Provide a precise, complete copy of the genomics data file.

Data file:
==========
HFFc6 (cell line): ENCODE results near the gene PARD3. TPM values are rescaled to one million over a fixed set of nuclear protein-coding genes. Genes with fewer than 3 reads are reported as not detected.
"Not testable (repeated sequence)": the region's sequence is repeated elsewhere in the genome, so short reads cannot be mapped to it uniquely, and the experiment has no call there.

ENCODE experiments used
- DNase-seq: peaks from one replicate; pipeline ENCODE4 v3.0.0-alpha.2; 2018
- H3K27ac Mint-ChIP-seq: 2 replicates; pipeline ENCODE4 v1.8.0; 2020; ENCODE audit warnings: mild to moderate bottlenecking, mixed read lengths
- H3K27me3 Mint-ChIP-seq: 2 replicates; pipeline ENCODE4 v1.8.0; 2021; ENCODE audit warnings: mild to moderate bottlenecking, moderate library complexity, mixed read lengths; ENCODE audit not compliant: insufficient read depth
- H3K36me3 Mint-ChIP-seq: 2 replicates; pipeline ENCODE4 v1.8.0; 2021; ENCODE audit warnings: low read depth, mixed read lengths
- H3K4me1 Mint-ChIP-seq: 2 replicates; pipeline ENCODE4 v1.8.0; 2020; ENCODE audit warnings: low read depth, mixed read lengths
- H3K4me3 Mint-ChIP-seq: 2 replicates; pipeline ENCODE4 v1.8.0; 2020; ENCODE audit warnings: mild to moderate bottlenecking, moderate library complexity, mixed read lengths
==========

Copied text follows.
HFFc6 (cell line): ENCODE results near the gene PARD3. TPM values are rescaled to one million over a fixed set of nuclear protein-coding genes. Genes with fewer than 3 reads are reported as not detected.
"Not testable (repeated sequence)": the region's sequence is repeated elsewhere in the genome, so short reads cannot be mapped to it uniquely, and the experiment has no call there.

ENCODE experiments used
- DNase-seq: peaks from one replicate; pipeline ENCODE4 v3.0.0-alpha.2; 2018
- H3K27ac Mint-ChIP-seq: 2 replicates; pipeline ENCODE4 v1.8.0; 2020; ENCODE audit warnings: mild to moderate bottlenecking, mixed read lengths
- H3K27me3 Mint-ChIP-seq: 2 replicates; pipeline ENCODE4 v1.8.0; 2021; ENCODE audit warnings: mild to moderate bottlenecking, moderate library complexity, mixed read lengths; ENCODE audit not compliant: insufficient read depth
- H3K36me3 Mint-ChIP-seq: 2 replicates; pipeline ENCODE4 v1.8.0; 2021; ENCODE audit warnings: low read depth, mixed read lengths
- H3K4me1 Mint-ChIP-seq: 2 replicates; pipeline ENCODE4 v1.8.0; 2020; ENCODE audit warnings: low read depth, mixed read lengths
- H3K4me3 Mint-ChIP-seq: 2 replicates; pipeline ENCODE4 v1.8.0; 2020; ENCODE audit warnings: mild to moderate bottlenecking, moderate library complexity, mixed read lengths